Why the Nasdaq's Outperforming Today
News of a possible stumbling block in getting a deal on restructuring Greece's sovereign debt sent stocks falling sharply early this morning. But while the Dow and S&P 500 fell more dramatically, the Nasdaq Composite (INDEX: ^IXIC) was down just two points at 11 a.m. EST to 2,783, continuing its outperformance so far in 2012.
Research In Motion (NAS: RIMM) continued its recent decline, falling 4% in morning trading. The introduction of new CEO Thorsten Heins did little to assure investors that major change would happen at RIM, which is sorely needed as the company has lost huge amounts of market share to its competitors. Rather than giving innovative ideas to turn things around, Heins seems determined to keep business as usual -- despite the fact that business has been terrible lately.
Green Mountain Coffee Roasters (NAS: GMCR) jumped almost 2.5%. Investors are anxiously awaiting Thursday's earnings report from Starbucks (NAS: SBUX) , which should give them not only guidance on the general state of the coffee industry but also specific information about the Starbucks/Green Mountain K-Cup deal.
Autodesk (NAS: ADSK) also perked up after announcing how a simulation helped a company engineer and build an amphibious vehicle for use in Arctic offshore oil operations. Shares rose more than 2%.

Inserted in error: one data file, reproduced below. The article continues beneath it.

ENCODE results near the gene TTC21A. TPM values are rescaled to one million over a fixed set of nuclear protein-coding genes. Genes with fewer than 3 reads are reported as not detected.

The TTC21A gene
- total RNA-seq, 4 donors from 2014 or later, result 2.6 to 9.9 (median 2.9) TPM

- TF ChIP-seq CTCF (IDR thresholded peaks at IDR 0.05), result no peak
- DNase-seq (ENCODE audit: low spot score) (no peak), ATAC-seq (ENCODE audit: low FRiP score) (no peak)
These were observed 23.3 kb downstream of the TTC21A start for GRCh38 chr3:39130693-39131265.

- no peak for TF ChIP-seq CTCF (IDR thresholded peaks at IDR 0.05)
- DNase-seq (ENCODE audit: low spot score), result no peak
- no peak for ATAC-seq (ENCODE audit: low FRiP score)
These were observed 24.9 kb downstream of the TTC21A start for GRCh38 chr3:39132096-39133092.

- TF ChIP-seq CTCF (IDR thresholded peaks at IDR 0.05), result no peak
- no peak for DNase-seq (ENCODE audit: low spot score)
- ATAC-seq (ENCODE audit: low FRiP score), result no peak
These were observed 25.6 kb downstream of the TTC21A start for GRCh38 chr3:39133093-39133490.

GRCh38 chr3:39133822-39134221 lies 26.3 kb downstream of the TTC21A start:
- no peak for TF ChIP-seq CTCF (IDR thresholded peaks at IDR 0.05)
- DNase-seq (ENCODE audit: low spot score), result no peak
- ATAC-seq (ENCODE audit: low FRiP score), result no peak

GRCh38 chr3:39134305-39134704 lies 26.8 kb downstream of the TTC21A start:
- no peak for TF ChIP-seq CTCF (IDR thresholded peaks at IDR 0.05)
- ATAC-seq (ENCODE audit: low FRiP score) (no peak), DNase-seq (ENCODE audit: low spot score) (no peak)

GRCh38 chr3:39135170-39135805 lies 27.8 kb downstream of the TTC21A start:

You can find some very strong stocks on the Nasdaq. In fact, The Motley Fool turned to the Nasdaq exchange for its top stock pick for 2012. Learn everything you need to know about this promising stock in the Fool's latest special report. Click here and get it for free, but don't wait -- it won't be available for long, so get your copy now.
At the time this article was published Fool contributor Dan Caplinger doesn't own shares of the companies mentioned. You can follow him on Twitter here. The Motley Fool owns shares of Autodesk and Starbucks. Motley Fool newsletter services have recommended buying shares of Starbucks and Green Mountain, as well as creating a lurking gator position in Green Mountain. Try any of our Foolish newsletter services free for 30 days. We Fools may not all hold the same opinions, but we all believe that considering a diverse range of insights makes us better investors. The Fool has a disclosure policy.
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